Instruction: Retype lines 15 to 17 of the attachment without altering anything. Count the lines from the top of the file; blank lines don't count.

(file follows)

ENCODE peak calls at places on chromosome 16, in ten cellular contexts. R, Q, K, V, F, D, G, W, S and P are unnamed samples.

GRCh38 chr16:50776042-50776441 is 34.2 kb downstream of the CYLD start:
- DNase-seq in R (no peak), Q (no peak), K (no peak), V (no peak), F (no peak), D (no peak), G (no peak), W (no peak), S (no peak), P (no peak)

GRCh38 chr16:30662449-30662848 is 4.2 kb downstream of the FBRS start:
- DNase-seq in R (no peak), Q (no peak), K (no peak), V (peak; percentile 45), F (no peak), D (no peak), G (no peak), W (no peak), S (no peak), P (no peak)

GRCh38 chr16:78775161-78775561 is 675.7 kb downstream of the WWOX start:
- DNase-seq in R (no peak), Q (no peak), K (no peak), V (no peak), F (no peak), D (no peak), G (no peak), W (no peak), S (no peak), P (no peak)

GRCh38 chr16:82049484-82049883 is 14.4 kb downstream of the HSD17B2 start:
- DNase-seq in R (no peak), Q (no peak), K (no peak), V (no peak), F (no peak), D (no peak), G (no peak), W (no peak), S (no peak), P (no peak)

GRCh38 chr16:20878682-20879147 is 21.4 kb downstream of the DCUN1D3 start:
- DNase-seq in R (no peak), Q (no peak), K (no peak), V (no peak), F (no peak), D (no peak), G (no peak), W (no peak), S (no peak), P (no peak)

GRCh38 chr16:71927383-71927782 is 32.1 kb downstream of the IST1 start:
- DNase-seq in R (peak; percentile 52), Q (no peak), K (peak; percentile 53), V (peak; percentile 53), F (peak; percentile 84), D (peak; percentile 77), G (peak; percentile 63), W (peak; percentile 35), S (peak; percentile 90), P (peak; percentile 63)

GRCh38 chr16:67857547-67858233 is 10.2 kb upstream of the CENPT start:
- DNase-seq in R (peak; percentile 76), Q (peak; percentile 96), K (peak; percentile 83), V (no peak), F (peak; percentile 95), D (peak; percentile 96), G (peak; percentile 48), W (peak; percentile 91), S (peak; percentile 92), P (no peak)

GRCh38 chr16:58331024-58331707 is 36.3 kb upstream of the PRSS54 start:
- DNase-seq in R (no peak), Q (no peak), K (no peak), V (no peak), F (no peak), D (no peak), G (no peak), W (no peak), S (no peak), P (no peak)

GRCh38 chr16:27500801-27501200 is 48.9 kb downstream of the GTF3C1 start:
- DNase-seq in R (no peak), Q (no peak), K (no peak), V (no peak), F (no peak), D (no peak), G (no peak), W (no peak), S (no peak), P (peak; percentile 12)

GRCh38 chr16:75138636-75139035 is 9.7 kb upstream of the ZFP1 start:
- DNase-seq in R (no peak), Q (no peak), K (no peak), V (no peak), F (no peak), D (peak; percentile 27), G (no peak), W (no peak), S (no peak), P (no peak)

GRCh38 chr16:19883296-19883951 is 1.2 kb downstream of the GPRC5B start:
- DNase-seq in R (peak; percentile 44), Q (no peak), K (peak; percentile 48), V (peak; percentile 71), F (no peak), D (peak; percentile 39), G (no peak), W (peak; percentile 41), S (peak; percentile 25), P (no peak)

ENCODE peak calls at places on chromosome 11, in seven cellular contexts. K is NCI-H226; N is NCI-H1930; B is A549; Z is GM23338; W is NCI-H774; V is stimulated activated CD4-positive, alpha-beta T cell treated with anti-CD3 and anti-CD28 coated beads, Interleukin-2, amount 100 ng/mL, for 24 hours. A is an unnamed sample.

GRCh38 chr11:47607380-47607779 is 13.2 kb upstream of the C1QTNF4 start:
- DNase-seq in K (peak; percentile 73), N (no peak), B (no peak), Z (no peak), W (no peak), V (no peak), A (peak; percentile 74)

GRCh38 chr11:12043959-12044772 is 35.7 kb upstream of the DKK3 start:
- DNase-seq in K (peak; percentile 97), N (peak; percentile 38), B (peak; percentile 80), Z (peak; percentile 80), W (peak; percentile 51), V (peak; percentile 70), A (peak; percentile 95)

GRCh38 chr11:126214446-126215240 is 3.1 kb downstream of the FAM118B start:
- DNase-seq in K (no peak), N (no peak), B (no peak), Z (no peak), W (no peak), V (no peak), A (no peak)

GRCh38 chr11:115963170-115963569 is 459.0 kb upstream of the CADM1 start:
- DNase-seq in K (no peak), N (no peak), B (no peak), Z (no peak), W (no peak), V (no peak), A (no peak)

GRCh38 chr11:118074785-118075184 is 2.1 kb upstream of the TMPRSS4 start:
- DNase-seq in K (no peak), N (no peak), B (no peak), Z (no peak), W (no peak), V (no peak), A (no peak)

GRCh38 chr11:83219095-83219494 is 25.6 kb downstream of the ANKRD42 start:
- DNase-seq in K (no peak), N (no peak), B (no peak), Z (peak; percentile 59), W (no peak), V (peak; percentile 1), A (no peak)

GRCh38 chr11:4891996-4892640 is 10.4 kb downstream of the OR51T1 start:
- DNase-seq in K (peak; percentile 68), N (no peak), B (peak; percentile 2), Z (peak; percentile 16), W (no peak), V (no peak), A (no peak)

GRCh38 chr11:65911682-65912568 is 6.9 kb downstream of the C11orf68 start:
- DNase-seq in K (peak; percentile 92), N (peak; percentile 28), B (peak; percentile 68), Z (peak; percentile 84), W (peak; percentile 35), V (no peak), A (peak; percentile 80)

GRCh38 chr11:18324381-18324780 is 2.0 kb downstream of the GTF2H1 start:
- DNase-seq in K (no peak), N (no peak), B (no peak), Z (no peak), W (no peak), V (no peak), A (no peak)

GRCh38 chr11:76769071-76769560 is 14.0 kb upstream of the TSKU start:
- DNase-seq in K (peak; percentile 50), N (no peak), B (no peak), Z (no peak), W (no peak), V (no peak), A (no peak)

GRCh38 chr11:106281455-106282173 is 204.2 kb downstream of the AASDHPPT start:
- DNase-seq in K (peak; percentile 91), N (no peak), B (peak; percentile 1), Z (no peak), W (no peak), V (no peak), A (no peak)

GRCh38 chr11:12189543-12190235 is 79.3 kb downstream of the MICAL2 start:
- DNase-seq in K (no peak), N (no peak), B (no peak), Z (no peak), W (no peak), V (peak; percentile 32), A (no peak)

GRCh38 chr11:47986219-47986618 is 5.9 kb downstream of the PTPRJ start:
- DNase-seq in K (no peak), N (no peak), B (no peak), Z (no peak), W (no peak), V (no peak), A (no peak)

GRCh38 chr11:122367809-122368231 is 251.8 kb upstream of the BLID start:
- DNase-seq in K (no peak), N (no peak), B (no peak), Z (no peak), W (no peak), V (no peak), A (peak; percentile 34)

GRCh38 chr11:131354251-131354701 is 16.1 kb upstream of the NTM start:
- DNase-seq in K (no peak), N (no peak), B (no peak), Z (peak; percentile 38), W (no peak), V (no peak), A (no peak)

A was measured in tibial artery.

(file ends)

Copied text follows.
- DNase-seq in R (peak; percentile 76), Q (peak; percentile 96), K (peak; percentile 83), V (no peak), F (peak; percentile 95), D (peak; percentile 96), G (peak; percentile 48), W (peak; percentile 91), S (peak; percentile 92), P (no peak)

GRCh38 chr16:58331024-58331707 is 36.3 kb upstream of the PRSS54 start:
- DNase-seq in R (no peak), Q (no peak), K (no peak), V (no peak), F (no peak), D (no peak), G (no peak), W (no peak), S (no peak), P (no peak)